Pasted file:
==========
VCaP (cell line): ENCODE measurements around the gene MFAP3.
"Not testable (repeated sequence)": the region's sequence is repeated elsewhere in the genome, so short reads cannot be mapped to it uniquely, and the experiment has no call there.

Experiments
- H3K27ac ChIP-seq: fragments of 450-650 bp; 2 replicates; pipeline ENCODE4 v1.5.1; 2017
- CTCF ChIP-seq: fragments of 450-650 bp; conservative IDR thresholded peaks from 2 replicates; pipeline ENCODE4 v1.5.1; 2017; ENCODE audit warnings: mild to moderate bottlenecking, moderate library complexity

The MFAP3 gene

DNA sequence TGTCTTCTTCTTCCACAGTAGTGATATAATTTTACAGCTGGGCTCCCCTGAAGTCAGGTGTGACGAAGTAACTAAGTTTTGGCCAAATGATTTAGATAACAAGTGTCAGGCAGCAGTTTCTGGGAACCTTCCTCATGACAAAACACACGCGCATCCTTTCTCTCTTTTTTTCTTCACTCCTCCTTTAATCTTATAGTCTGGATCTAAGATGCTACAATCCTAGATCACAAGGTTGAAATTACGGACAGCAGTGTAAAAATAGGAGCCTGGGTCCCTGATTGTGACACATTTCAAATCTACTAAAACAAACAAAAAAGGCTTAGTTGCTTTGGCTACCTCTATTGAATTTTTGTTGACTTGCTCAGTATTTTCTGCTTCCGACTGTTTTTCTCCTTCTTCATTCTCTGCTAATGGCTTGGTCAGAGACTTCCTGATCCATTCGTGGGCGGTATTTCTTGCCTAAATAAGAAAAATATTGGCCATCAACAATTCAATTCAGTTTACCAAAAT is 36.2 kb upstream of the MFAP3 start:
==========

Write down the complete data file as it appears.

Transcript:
VCaP (cell line): ENCODE measurements around the gene MFAP3.
"Not testable (repeated sequence)": the region's sequence is repeated elsewhere in the genome, so short reads cannot be mapped to it uniquely, and the experiment has no call there.

Experiments
- H3K27ac ChIP-seq: fragments of 450-650 bp; 2 replicates; pipeline ENCODE4 v1.5.1; 2017
- CTCF ChIP-seq: fragments of 450-650 bp; conservative IDR thresholded peaks from 2 replicates; pipeline ENCODE4 v1.5.1; 2017; ENCODE audit warnings: mild to moderate bottlenecking, moderate library complexity

The MFAP3 gene

DNA sequence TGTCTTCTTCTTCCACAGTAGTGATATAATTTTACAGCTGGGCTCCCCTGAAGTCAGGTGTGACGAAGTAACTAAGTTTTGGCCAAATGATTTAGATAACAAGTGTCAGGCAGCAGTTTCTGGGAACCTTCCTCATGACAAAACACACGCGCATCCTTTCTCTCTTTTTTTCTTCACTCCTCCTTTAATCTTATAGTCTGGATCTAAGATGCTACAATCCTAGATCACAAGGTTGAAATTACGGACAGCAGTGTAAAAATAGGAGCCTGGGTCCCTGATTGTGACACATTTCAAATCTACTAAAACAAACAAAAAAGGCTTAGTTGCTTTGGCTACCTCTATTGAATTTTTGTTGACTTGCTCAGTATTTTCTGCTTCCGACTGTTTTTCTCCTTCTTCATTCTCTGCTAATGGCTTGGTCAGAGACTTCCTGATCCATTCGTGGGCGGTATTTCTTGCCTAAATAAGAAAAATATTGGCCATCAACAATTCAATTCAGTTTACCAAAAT is 36.2 kb upstream of the MFAP3 start: